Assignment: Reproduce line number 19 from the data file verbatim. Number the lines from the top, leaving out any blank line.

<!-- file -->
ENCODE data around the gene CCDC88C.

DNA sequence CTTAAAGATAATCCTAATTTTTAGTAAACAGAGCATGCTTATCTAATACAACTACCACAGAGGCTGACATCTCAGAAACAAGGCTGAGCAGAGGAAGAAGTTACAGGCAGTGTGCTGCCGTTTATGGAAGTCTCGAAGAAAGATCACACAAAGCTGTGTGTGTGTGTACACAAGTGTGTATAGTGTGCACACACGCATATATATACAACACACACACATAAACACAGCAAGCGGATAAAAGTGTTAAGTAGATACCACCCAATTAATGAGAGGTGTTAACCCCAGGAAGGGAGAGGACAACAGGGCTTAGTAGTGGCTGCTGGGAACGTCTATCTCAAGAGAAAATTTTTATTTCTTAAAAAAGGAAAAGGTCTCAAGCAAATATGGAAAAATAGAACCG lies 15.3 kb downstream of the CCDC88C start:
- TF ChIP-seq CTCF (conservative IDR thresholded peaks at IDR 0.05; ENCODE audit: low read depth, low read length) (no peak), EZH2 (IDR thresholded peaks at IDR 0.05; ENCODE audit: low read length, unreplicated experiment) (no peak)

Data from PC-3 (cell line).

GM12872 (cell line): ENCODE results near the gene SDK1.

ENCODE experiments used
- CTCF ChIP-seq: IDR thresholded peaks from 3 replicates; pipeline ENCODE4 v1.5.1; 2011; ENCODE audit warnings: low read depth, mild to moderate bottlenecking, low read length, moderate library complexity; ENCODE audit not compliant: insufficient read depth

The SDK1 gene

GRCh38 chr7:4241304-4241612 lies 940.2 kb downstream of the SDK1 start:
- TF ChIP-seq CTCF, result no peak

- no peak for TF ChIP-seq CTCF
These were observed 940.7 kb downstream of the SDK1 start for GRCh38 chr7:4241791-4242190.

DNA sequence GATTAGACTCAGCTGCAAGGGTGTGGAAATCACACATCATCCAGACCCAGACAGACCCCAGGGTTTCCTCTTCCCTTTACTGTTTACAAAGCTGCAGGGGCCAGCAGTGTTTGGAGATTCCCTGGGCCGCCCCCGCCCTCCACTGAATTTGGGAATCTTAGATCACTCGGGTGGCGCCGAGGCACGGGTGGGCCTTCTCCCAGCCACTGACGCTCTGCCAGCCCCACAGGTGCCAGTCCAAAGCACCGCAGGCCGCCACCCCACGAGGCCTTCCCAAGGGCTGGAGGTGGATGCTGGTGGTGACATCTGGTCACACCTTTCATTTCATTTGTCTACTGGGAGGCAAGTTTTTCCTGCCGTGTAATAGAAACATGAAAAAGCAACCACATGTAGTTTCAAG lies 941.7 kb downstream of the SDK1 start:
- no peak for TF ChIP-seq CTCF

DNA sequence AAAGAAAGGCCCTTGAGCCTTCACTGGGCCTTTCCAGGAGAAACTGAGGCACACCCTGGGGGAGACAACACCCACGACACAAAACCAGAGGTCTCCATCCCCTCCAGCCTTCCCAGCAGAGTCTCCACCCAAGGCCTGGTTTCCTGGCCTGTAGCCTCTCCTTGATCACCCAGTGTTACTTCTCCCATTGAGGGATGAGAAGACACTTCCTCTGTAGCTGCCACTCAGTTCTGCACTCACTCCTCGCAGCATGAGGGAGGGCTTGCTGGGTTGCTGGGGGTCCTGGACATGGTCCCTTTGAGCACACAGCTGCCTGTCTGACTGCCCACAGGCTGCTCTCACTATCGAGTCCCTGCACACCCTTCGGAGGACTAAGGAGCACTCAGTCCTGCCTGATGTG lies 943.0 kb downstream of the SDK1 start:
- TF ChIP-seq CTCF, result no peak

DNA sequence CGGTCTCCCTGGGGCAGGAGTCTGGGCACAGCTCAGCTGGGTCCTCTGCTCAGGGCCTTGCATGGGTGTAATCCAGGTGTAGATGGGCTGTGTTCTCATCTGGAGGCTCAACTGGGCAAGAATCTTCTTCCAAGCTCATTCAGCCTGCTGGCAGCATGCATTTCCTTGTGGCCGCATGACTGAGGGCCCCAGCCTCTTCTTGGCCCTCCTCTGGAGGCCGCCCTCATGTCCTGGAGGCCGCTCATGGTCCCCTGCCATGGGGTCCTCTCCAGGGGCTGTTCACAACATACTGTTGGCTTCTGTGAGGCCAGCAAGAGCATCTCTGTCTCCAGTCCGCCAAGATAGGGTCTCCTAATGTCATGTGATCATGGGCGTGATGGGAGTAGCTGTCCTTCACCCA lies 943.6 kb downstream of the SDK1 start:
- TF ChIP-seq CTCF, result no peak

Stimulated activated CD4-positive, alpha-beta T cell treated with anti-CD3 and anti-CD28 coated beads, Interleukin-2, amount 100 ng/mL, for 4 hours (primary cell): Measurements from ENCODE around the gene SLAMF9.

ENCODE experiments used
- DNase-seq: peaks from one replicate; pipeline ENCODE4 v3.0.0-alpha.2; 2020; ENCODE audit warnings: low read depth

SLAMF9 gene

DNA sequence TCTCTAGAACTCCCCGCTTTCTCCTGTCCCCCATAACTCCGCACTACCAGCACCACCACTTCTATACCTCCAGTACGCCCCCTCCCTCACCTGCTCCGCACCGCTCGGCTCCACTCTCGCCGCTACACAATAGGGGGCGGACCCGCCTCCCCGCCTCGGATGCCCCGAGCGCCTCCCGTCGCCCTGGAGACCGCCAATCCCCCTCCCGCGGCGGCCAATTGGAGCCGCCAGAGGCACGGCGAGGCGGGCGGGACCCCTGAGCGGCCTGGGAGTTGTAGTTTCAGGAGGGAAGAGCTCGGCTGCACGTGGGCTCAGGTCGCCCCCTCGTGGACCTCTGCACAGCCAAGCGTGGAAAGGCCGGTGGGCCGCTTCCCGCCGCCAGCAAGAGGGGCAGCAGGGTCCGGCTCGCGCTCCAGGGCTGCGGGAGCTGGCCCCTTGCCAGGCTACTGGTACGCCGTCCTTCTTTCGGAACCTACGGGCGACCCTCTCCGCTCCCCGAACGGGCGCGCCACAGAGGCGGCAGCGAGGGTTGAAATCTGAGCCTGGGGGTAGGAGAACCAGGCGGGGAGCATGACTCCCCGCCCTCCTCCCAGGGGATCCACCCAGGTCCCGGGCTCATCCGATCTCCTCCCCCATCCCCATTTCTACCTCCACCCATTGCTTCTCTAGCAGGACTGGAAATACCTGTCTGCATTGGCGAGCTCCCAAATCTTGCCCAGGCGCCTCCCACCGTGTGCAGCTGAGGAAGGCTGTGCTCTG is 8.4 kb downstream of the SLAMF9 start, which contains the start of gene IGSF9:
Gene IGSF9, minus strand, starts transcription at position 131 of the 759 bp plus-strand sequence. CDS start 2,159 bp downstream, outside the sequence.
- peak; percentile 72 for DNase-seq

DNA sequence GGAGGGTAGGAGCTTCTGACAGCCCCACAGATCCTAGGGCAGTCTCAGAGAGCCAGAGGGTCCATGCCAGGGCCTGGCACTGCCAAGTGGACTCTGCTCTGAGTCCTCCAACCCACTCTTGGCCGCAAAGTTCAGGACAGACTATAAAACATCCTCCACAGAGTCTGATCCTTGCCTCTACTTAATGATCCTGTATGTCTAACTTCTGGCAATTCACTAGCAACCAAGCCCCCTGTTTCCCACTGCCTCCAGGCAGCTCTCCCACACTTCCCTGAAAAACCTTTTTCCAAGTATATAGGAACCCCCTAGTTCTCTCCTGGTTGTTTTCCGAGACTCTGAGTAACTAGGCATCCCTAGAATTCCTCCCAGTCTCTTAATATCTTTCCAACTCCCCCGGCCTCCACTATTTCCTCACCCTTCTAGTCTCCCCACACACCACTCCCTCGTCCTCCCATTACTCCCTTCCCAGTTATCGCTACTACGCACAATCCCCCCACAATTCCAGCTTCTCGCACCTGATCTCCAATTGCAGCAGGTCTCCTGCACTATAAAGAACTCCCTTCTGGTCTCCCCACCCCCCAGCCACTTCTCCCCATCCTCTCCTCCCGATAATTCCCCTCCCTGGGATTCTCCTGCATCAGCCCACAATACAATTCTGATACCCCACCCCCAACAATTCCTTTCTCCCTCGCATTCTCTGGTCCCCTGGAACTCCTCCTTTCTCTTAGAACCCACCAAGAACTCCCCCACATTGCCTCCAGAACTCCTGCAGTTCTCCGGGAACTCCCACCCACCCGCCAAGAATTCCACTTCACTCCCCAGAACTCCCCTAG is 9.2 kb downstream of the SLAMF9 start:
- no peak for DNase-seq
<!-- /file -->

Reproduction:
Stimulated activated CD4-positive, alpha-beta T cell treated with anti-CD3 and anti-CD28 coated beads, Interleukin-2, amount 100 ng/mL, for 4 hours (primary cell): Measurements from ENCODE around the gene SLAMF9.